Guest editorial: School start time switch should start next year
On Aug. 23, the Park City School District’s school start times committee presented its final report and recommendations concerning school start times to the Park City School Board and members of the community. The committee’s mission was to review the scientific evidence concerning the impact of early school start times on adolescent sleep and academic, health, and safety outcomes, and to review the evidence from districts around the country who have already instituted or are in the process of instituting start time changes.
The scientific evidence unequivocally shows that early school start times are contributing to an epidemic of sleep deprivation among adolescents, and that sleep deprivation is a significant and urgent public health issue that is impacting teenagers’ ability to learn, their mental and physical health, and our collective public safety. Further, the evidence also shows that when start times are delayed, adolescents not only sleep more, but they also show significant improvements in academic performance, mental and physical health, and safety. In fact, in nearby Teton County School District, after delaying their start time, they found a 70 percent reduction in motor vehicle crashes.
We are gratified that the school board and the superintendent clearly heard this message and responded to the scientific data with a resounding vote in favor of delaying start times to 8:30 a.m. or later for Treasure Mountain Junior High and Park City High School. This vote in favor of later start times is evidence of our school district’s commitment to evidence-based school policy that supports the health, well-being, and academic preparedness of all of our students.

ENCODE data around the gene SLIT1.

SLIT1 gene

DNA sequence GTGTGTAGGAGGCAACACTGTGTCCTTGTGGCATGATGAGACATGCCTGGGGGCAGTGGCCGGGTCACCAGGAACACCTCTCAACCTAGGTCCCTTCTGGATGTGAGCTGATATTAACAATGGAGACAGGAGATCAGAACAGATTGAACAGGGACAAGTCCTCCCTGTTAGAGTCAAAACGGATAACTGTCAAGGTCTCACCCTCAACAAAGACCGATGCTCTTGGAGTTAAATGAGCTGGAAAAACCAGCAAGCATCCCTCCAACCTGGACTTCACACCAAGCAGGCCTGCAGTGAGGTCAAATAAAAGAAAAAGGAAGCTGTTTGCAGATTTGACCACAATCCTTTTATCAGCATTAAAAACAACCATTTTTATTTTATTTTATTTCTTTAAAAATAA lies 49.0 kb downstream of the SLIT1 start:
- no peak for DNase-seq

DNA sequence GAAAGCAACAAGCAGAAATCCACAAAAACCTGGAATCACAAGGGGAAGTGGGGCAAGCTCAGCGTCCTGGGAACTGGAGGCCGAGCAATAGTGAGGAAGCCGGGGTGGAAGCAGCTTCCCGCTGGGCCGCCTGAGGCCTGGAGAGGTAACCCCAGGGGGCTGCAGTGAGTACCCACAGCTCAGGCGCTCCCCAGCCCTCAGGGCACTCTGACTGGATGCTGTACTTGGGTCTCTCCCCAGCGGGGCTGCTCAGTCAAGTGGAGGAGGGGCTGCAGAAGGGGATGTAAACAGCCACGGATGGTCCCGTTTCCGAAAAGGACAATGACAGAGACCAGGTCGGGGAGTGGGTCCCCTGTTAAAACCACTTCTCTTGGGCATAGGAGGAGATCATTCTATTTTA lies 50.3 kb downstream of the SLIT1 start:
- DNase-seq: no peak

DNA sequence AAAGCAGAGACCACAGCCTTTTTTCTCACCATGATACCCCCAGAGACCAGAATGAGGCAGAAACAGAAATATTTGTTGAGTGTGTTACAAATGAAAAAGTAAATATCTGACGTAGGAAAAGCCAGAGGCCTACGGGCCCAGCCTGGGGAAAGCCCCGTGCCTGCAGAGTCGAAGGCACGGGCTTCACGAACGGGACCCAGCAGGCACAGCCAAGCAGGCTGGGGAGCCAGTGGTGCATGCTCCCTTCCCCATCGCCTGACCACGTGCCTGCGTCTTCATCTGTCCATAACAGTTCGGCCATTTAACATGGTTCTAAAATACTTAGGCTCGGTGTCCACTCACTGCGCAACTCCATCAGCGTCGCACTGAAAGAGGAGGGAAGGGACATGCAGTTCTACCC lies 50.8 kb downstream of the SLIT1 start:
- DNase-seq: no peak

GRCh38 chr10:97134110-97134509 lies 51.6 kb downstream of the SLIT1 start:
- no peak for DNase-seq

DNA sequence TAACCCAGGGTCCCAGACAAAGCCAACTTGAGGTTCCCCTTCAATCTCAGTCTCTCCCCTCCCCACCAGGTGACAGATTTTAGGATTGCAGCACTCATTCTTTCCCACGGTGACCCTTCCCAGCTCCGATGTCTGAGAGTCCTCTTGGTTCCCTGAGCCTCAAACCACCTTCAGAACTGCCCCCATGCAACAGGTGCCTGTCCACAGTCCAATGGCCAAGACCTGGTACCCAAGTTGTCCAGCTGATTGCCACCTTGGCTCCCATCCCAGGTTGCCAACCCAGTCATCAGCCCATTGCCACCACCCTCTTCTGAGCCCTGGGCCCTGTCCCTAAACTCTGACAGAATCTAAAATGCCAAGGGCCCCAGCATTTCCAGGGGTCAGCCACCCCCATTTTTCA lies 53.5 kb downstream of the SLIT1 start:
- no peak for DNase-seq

Now it’s time to work together to make this happen, because we all know that it is far too easy for other concerns or challenges that the district is facing (e.g., realignment) to move to the top of the priority list, which could further delay the implementation of the start time change. After eight months of research and deliberation, the committee believes that a one-year timeline for implementation, is highly feasible, and is consistent with the implementation strategy employed by many other districts in the country, including ones much larger than our own, such as Seattle Public Schools.
Board Member Philip Kaplan, in his remarks on KPCW on Aug. 24, already made a compelling case for a clear way forward to adopt a simple “flip” schedule (one of the options included in the committee’s report), in order to make this change feasible for the 2017/2018 year. And Board Member Julie Eihausen made it clear during the meeting that given that this is an “immediate public health issue,” the change should occur next year.
Even with a one-year timeline, we know that the year can slip away before we know it, so we need to act now and support Superintendent Ember Conley as she forms an Implementation Task Force, and encourage the School Board to maintain the urgency to make this happen, so that we have a healthy bell times schedule for 2017/2018 by January 2017 (when master schedules for the district are created for the following year).
Waking up a teen at 6 a.m. is the biological equivalent of waking an adult up at 4 a.m. As I reluctantly woke my own son up at 6 this morning, I promised myself and my son, that this will hopefully be the last year that he and other teenagers in Park City will be forced to wake at a time which is not conducive to healthy minds and bodies.